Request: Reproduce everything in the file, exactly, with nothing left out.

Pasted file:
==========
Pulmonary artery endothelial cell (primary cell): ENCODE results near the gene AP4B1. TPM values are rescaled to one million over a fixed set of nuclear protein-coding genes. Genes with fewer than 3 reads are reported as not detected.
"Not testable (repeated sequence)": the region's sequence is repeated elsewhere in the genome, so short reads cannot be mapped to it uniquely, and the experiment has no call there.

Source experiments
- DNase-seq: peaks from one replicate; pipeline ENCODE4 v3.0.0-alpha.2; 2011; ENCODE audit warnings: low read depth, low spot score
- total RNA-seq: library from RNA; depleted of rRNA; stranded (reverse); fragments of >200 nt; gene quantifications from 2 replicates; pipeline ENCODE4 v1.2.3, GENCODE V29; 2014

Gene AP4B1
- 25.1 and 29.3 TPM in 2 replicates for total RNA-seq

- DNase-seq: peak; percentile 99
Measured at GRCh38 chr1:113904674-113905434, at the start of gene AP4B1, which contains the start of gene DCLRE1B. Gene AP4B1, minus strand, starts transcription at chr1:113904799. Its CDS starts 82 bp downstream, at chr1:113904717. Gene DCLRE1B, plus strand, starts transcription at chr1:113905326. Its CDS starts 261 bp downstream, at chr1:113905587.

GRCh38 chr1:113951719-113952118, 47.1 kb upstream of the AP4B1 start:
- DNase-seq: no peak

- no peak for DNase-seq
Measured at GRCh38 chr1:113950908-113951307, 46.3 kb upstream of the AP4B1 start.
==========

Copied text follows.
Pulmonary artery endothelial cell (primary cell): ENCODE results near the gene AP4B1. TPM values are rescaled to one million over a fixed set of nuclear protein-coding genes. Genes with fewer than 3 reads are reported as not detected.
"Not testable (repeated sequence)": the region's sequence is repeated elsewhere in the genome, so short reads cannot be mapped to it uniquely, and the experiment has no call there.

Source experiments
- DNase-seq: peaks from one replicate; pipeline ENCODE4 v3.0.0-alpha.2; 2011; ENCODE audit warnings: low read depth, low spot score
- total RNA-seq: library from RNA; depleted of rRNA; stranded (reverse); fragments of >200 nt; gene quantifications from 2 replicates; pipeline ENCODE4 v1.2.3, GENCODE V29; 2014

Gene AP4B1
- 25.1 and 29.3 TPM in 2 replicates for total RNA-seq

- DNase-seq: peak; percentile 99
Measured at GRCh38 chr1:113904674-113905434, at the start of gene AP4B1, which contains the start of gene DCLRE1B. Gene AP4B1, minus strand, starts transcription at chr1:113904799. Its CDS starts 82 bp downstream, at chr1:113904717. Gene DCLRE1B, plus strand, starts transcription at chr1:113905326. Its CDS starts 261 bp downstream, at chr1:113905587.

GRCh38 chr1:113951719-113952118, 47.1 kb upstream of the AP4B1 start:
- DNase-seq: no peak

- no peak for DNase-seq
Measured at GRCh38 chr1:113950908-113951307, 46.3 kb upstream of the AP4B1 start.